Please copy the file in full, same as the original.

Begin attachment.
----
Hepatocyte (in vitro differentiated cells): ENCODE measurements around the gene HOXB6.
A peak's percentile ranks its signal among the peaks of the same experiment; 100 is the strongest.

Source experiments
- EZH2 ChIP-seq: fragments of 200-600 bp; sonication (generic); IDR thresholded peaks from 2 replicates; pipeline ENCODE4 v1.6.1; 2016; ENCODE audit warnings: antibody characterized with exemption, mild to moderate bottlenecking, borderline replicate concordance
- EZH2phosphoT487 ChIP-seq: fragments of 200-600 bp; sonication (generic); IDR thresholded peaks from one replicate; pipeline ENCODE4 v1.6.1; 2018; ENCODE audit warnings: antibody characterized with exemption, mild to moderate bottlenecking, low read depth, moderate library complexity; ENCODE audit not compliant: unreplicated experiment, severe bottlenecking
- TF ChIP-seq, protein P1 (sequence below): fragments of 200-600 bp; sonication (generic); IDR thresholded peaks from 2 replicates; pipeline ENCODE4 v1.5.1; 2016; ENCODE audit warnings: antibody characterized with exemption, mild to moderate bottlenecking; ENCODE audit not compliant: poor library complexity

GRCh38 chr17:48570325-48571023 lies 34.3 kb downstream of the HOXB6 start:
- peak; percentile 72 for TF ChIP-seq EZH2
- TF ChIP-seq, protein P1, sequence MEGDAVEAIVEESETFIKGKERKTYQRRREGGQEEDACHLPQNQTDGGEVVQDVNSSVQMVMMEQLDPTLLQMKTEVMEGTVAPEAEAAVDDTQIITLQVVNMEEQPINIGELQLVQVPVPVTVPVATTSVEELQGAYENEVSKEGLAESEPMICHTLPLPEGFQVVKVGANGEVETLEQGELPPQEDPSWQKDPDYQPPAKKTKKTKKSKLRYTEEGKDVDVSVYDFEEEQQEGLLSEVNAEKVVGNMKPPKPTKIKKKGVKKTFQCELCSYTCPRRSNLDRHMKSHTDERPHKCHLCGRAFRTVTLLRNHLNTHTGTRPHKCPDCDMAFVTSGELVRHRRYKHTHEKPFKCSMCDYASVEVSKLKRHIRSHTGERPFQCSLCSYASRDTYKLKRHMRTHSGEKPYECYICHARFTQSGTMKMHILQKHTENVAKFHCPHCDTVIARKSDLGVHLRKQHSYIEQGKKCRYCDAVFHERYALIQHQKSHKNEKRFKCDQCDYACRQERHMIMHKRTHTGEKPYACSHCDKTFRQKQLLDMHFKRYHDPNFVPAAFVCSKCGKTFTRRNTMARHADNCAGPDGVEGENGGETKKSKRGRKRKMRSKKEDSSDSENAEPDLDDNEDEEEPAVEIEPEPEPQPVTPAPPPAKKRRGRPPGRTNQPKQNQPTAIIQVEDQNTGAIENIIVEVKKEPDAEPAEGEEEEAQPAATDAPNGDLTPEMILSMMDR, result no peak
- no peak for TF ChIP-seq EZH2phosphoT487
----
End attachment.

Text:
Hepatocyte (in vitro differentiated cells): ENCODE measurements around the gene HOXB6.
A peak's percentile ranks its signal among the peaks of the same experiment; 100 is the strongest.

Source experiments
- EZH2 ChIP-seq: fragments of 200-600 bp; sonication (generic); IDR thresholded peaks from 2 replicates; pipeline ENCODE4 v1.6.1; 2016; ENCODE audit warnings: antibody characterized with exemption, mild to moderate bottlenecking, borderline replicate concordance
- EZH2phosphoT487 ChIP-seq: fragments of 200-600 bp; sonication (generic); IDR thresholded peaks from one replicate; pipeline ENCODE4 v1.6.1; 2018; ENCODE audit warnings: antibody characterized with exemption, mild to moderate bottlenecking, low read depth, moderate library complexity; ENCODE audit not compliant: unreplicated experiment, severe bottlenecking
- TF ChIP-seq, protein P1 (sequence below): fragments of 200-600 bp; sonication (generic); IDR thresholded peaks from 2 replicates; pipeline ENCODE4 v1.5.1; 2016; ENCODE audit warnings: antibody characterized with exemption, mild to moderate bottlenecking; ENCODE audit not compliant: poor library complexity

GRCh38 chr17:48570325-48571023 lies 34.3 kb downstream of the HOXB6 start:
- peak; percentile 72 for TF ChIP-seq EZH2
- TF ChIP-seq, protein P1, sequence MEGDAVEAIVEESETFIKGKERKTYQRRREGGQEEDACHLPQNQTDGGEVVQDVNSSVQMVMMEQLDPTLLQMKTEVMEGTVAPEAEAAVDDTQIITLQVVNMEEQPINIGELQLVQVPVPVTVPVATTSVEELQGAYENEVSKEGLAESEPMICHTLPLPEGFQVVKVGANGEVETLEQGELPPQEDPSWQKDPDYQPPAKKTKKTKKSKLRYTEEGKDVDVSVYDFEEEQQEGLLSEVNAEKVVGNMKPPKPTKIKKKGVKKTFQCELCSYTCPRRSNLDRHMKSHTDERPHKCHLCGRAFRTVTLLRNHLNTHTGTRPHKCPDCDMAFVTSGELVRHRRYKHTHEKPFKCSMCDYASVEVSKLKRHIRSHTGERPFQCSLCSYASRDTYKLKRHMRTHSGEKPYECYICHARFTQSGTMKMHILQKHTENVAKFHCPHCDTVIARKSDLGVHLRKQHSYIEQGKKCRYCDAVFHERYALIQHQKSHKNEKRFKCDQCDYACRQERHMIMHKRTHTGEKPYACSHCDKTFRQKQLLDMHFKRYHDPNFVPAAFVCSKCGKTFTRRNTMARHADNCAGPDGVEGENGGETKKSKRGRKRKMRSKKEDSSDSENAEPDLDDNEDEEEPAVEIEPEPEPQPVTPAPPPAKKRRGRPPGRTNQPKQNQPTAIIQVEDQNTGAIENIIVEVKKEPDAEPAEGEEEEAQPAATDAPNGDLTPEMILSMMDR, result no peak
- no peak for TF ChIP-seq EZH2phosphoT487